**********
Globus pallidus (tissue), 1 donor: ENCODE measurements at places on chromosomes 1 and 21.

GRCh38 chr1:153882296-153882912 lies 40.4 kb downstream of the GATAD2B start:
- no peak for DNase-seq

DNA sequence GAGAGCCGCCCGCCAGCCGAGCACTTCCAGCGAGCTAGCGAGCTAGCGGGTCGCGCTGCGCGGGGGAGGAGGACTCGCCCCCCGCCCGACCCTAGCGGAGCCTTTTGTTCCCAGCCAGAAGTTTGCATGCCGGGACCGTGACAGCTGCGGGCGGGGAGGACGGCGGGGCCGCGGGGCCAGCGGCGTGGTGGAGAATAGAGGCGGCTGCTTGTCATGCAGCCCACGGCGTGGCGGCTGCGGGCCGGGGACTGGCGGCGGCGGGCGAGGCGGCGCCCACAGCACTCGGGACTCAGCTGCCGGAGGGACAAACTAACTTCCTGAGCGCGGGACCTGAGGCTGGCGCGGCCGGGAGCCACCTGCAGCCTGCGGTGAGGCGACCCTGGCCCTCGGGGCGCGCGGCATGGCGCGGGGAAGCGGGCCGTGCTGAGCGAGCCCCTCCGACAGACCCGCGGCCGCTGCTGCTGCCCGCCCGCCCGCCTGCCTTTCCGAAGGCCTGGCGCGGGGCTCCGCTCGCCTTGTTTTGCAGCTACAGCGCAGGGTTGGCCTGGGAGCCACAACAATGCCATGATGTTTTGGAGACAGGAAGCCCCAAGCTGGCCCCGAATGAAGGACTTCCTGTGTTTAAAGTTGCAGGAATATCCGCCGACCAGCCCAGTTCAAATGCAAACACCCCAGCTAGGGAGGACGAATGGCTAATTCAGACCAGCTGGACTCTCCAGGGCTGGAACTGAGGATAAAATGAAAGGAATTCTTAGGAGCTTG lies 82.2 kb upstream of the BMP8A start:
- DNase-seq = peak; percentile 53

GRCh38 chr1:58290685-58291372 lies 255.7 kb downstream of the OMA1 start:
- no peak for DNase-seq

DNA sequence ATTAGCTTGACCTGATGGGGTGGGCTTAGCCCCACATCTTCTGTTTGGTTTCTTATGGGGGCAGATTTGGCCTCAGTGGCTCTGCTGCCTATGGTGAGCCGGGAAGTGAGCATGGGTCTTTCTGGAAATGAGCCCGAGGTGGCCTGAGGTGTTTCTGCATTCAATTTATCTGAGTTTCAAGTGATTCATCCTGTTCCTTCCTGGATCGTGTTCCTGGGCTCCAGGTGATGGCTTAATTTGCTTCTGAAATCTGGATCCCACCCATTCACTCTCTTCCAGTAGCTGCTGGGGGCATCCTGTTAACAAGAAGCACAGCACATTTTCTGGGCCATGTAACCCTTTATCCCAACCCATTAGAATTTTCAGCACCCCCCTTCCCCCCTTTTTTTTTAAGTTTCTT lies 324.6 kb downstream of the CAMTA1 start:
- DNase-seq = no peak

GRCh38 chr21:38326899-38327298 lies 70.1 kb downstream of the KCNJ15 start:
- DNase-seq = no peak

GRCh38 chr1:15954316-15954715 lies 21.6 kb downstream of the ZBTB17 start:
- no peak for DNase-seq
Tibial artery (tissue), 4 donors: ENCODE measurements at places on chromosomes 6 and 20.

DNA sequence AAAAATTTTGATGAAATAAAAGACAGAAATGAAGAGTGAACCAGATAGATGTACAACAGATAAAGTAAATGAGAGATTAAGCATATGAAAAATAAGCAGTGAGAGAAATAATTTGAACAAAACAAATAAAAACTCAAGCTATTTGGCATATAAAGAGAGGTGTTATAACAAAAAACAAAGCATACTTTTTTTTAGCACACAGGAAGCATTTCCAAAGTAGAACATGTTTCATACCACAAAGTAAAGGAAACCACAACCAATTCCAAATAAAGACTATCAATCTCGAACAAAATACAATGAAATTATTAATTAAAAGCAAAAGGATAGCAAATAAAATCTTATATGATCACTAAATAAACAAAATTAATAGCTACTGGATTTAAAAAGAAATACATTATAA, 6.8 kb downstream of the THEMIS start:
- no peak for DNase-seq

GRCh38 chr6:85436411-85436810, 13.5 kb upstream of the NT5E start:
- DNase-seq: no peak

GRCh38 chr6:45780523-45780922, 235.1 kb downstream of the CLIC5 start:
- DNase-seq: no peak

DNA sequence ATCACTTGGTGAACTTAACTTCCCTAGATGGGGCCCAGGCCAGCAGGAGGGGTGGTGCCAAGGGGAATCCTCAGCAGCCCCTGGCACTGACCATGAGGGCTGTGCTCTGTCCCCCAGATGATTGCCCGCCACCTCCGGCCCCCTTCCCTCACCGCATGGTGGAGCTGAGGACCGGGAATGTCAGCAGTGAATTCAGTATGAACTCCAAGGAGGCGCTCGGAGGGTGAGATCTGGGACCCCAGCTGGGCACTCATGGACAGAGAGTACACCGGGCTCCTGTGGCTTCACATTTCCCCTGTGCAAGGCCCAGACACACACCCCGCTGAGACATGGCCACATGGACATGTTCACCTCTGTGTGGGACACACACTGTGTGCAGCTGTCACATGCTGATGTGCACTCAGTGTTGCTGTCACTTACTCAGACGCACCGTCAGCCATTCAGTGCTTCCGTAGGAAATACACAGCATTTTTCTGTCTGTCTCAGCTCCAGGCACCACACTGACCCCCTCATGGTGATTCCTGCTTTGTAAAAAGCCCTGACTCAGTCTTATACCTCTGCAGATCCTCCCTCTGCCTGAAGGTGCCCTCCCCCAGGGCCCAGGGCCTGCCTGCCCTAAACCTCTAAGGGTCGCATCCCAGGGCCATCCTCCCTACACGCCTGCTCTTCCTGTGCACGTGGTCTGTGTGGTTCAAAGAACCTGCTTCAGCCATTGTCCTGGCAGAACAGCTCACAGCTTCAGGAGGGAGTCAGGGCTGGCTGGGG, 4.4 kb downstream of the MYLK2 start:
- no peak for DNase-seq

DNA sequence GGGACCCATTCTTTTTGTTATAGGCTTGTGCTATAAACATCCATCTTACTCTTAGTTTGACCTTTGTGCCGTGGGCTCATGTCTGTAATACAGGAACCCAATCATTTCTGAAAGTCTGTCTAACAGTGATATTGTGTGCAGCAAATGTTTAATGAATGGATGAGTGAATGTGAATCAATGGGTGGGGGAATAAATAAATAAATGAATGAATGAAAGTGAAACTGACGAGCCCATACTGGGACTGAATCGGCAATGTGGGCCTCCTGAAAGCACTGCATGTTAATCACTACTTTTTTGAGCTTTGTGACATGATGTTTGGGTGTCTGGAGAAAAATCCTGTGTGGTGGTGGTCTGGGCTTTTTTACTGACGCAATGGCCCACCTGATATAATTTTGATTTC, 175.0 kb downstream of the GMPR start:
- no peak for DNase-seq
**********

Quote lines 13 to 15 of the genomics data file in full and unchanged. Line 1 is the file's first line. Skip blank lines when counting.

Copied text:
- no peak for DNase-seq
Tibial artery (tissue), 4 donors: ENCODE measurements at places on chromosomes 6 and 20.

DNA sequence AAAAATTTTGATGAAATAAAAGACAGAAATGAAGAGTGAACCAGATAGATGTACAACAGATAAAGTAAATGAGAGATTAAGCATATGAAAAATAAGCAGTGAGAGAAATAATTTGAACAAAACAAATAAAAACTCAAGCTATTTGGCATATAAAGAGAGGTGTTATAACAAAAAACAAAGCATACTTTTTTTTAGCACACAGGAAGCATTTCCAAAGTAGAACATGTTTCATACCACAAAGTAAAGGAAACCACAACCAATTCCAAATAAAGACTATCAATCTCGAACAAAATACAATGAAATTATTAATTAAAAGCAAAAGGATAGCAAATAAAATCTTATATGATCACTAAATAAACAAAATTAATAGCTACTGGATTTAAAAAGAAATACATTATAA, 6.8 kb downstream of the THEMIS start: